The purfuit of happineff


This weekend while you are reading your copy of the Declaration of Independence, you may wonder why the Founding Fathers liked to write the letter S to look like an F. It’s called a “long S,” and it’s purely a matter of style. This particular style came into fashion during the Renaissance. If you look closely, you’ll see that it doesn’t really look like an F.  An F has one, a long S doesn’t. (OK, sometimes the S may have a little nub sticking out to the left, but not a full-fledged crossbar.)

Everyone who wants to be stylish knows that there are certain rules one must follow. For the long S, it must never appear at the end of a word, or else all the other fashionable writers will point and laugh at you. On the other hand, you are allowed to pair a long S with a short S in the middle of a word, if you are into that sort of thing. But when you do, the long S always comes first.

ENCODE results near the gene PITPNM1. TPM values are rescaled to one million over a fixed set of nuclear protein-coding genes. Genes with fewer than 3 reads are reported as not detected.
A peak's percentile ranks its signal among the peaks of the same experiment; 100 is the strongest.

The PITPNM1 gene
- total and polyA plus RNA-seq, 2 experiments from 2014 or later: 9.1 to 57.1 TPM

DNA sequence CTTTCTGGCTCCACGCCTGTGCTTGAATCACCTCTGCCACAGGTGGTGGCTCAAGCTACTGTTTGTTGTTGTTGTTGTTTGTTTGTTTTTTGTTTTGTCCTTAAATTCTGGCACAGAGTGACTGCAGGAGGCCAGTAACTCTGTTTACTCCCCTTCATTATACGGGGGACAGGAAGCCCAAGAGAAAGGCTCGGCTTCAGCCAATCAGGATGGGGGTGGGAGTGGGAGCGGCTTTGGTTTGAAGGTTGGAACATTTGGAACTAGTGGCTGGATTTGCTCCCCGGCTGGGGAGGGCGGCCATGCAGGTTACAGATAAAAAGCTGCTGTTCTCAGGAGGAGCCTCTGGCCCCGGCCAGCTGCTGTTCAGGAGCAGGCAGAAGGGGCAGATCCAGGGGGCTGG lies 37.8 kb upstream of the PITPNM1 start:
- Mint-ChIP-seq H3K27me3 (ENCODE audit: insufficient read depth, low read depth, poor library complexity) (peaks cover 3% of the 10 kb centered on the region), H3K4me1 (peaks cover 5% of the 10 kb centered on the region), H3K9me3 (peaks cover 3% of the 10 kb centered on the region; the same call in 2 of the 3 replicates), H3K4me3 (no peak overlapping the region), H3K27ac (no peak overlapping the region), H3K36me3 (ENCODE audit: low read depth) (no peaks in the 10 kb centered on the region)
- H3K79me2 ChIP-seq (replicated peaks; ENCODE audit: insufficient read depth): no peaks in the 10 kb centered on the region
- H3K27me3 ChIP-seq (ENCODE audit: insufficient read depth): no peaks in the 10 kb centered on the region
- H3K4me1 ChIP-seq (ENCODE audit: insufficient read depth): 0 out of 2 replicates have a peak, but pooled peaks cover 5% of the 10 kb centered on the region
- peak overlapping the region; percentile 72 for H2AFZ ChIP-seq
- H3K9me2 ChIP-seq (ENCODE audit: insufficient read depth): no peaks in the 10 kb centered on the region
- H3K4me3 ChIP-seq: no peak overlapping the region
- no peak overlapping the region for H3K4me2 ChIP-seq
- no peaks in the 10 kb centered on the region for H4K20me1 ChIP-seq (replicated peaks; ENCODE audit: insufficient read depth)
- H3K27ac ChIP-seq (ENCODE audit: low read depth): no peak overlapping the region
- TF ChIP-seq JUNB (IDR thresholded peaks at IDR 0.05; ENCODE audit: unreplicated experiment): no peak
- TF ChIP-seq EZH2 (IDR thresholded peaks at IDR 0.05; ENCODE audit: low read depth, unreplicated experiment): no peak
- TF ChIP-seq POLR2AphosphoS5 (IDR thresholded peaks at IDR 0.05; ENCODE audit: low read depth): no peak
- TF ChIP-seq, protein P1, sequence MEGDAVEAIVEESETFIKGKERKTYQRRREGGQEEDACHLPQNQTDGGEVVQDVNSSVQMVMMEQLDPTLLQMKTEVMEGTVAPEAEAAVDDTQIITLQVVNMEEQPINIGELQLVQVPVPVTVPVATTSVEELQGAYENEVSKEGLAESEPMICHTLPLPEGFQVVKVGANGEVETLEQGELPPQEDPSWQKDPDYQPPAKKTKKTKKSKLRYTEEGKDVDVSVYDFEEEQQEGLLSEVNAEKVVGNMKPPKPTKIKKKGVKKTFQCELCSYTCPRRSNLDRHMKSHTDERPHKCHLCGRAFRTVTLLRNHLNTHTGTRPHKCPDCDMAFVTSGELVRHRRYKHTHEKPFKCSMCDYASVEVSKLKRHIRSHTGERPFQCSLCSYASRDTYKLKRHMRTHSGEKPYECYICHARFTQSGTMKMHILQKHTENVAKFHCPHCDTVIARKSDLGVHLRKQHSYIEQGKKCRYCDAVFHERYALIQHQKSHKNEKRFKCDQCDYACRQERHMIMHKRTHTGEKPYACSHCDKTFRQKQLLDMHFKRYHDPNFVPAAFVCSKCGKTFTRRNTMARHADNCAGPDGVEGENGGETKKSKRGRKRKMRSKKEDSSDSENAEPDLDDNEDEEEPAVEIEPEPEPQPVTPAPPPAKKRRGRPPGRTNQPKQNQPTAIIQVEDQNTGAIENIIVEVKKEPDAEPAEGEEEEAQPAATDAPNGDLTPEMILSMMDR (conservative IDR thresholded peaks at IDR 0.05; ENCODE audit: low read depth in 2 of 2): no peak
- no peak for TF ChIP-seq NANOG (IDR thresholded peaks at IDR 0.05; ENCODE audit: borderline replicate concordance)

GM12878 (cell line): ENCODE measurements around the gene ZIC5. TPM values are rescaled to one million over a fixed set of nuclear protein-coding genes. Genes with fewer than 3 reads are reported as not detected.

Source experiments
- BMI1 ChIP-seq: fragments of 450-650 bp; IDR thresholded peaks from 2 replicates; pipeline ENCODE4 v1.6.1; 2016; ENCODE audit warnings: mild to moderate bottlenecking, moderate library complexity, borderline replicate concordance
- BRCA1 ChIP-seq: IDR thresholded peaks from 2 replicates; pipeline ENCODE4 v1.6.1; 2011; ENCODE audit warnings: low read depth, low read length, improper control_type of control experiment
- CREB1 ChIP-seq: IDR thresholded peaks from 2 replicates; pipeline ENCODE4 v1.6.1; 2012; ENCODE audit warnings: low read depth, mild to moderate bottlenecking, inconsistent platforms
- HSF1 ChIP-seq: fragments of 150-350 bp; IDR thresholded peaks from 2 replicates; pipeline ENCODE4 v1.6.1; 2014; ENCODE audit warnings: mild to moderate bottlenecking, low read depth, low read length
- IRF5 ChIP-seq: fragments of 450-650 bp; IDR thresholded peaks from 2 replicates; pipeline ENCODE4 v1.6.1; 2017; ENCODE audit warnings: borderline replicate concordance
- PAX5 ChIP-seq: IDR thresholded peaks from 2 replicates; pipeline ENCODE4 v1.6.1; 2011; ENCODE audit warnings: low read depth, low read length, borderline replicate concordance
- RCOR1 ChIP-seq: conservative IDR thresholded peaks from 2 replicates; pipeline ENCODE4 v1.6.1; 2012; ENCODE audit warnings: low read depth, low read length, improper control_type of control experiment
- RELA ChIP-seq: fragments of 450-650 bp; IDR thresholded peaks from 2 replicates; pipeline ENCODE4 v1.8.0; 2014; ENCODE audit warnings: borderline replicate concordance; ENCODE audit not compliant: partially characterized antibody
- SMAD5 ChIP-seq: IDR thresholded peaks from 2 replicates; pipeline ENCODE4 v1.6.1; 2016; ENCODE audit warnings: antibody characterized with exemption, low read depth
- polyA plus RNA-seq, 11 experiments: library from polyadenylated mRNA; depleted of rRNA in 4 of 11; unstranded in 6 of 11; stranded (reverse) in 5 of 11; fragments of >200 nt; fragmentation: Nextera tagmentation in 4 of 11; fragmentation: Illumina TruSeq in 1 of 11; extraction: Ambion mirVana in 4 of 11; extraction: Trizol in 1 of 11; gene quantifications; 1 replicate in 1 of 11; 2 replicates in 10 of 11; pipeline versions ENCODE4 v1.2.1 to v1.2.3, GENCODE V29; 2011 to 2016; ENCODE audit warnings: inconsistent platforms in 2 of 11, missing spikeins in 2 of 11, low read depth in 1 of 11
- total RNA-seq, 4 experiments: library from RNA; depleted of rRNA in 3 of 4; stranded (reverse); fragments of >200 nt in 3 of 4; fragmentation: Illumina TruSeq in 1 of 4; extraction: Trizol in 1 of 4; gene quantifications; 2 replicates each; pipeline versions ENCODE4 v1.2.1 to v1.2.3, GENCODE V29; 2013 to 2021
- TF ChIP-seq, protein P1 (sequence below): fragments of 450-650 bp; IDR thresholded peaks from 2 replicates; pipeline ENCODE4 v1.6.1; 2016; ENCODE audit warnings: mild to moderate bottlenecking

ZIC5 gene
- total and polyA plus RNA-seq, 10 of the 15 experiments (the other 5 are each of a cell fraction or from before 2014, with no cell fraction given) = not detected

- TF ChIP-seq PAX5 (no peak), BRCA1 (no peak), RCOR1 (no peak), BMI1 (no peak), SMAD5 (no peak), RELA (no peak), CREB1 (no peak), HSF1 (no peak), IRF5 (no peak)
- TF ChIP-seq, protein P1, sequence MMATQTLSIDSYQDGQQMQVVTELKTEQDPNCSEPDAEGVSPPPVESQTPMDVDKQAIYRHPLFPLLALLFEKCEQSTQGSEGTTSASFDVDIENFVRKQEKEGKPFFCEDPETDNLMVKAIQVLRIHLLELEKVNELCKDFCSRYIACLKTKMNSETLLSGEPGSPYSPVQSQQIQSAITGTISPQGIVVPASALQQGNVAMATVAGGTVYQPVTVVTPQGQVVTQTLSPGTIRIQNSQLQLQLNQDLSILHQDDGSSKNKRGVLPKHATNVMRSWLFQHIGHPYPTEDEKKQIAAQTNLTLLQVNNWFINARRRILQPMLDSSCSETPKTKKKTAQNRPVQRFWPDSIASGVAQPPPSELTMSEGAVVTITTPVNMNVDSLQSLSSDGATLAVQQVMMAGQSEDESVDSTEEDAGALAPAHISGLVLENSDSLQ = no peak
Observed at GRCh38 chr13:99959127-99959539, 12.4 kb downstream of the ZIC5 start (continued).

As with other kinds of fashion, the rules changed over time. For a while there was rule that called for the long S when it came before a B or a K. Then a younger, radical generation took over and insisted that everyone must use a short S before a B or a K. Finally the slackers gained control and we stopped using the long S altogether.

We still play around with letterforms. That’s why in some fonts a lowercase G looks like the number 9 with a flat spot, while in other fonts it looks like an over-under arrangement of ovals connected by a line, and with a little beak. We’re so used to it that we hardly even notice. Some day, our descendants will wonder why we made things so difficult to read.

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